No, one burnout real? That's okay. Do I feel the same way even looking at the schedule for this upcoming conference, I feel like about 50% of it is sessions that I even really want to go to. And I wouldn't be surprised if half of those probably are all information that I already know. And I think so oh, this could get me into a whole other conversation of the quality of content that conferences have, and the rise of conferences, not paying their speakers, because so many speakers are willing to do it for free. And so everyone's getting free content. And free content isn't always the best content, right, which is just this whole whole conversation to be had. But I also think we are just at a level of business where most conferences are pretty irrelevant to what it is that we're doing, which makes me really love things like mastermind retreats. Yeah,
Kathleen Shannon 58:07
Emily Thompson 58:07
think that's going to be you know, 10 people to 10 like high performing people in a room together maybe with a like next level coach where we're diving in and one on one because like, a blanket talk on how to use Instagram feels pretty irrelevant.
Kathleen Shannon 58:23
Yeah, I think that's what I'm really craving as some sort of beginner mindset. I love being an expert. I love having, you know, this expertise and branding and design. I don't know maybe even a design conference could be fun to go to like, as I'm digging back into that I remember going to the how design conference years and years is when we first conferences that I ever went to. And my ad agency sent me there. And it was great. Anyway, all this to say I'm just I feel like I'm craving that kind of connection and this learning mindset, but I'm not really finding it. So if anyone has any recommendations of some great conferences, or retreats or anything, I'm really open to it right now.
Emily Thompson 59:05
Send them over to Kathleen. Alright, I want to talk next. So we've talked about conferences and group travel. I think online communities and offline communities are a really great way to begin connecting to, especially if dishing out the money for a conference or group travel isn't really in your budget. At the moment, though, you should put it in your budget, you should start saving for those kinds of things. Because even, you know, crazy introvert over here. Those are some of my favorite things. online community and offline community, they'll give you some very easy sort of low entry point ways to find your people. So in this can be as easy as joining some Facebook groups though. tread with care. Or I don't know what other online community places are there.
Kathleen Shannon 59:57
Yeah, I mean, I think in general, you can just build an online community of friends where you're commenting on each other's Instagrams, keyword commenting, and not just like, cheesy, or even getting into DMS, I like even better because it's not for show, it's not for metrics, it really is for sparking a conversation. I feel like that's actually happening more Indians than it is and like, even in Instagram Stories than it is, in the actual Instagram feeds where it's a little bit more curated. Um, but you know, a lot of people are creating slack communities or Facebook groups, or my email communities. And I think these are really great places to get in, and have conversations with other people. And, again, the idea that you can have direct messages with each other within these communities is what makes it a community is that you can find someone and connect with them and take it further. And then also, hopefully, taking it offline as well is really important. And I'm really seeing a big swing toward that.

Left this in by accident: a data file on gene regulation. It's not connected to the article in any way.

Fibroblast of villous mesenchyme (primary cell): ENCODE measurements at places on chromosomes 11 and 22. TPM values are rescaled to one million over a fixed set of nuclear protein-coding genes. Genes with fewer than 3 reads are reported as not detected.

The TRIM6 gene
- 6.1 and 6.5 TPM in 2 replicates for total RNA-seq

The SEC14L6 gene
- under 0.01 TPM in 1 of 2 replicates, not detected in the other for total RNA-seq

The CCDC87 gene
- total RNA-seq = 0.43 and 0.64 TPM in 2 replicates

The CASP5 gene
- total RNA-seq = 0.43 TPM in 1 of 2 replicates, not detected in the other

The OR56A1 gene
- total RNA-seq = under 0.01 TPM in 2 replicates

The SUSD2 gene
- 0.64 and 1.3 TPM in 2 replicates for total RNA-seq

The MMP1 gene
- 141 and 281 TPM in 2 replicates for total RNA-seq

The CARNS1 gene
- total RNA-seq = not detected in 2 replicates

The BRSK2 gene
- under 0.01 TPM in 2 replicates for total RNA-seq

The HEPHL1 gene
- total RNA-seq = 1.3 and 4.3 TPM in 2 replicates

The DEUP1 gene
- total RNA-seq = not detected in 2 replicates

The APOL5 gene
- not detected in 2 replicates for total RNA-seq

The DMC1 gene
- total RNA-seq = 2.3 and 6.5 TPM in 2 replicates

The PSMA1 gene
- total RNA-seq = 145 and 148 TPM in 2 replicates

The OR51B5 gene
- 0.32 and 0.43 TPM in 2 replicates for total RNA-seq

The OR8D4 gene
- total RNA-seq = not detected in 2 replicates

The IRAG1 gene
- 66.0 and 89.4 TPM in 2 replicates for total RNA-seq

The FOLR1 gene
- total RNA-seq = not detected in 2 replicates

Emily Thompson 1:01:00
I will say, before we get into offline, because that is really important. You know, whenever we started this podcast, we did not anticipate its focus on community. Kathleen and I were doing this for fun, just kind of for shits and giggles, like what would happen if we started a podcast? Let's see. And then before we knew it, there was a whole tribe of people who wanted to connect with each other around the things that Kathleen and I were connecting over. And if you are an old school boss, if you've been here a while, you may remember that Facebook group that we had back in the day that had 25,000 people in it before we finally decided to shut it down about two years ago. And since we shut that down, we've definitely felt there was a bit of a hole in our hearts around the being boss community, but not in regards to Facebook by any means no regrets, no regrets there. So I will say that we are bringing back the being boss online community. So if you want more information is coming out really, really soon, it will not live on Facebook, just so you know, you can go to being boss club slash join and injury, your email address, and we will let you know, whenever whenever it's ready to go or if it is ready to go. You can go ahead and join because we do believe that this online community piece is becoming more and more important and more and more accessible to all of us here who are here working by ourselves. And again, bosses are the coolest people on the block. So you want to hang out with all the cool bosses. Join. Yeah,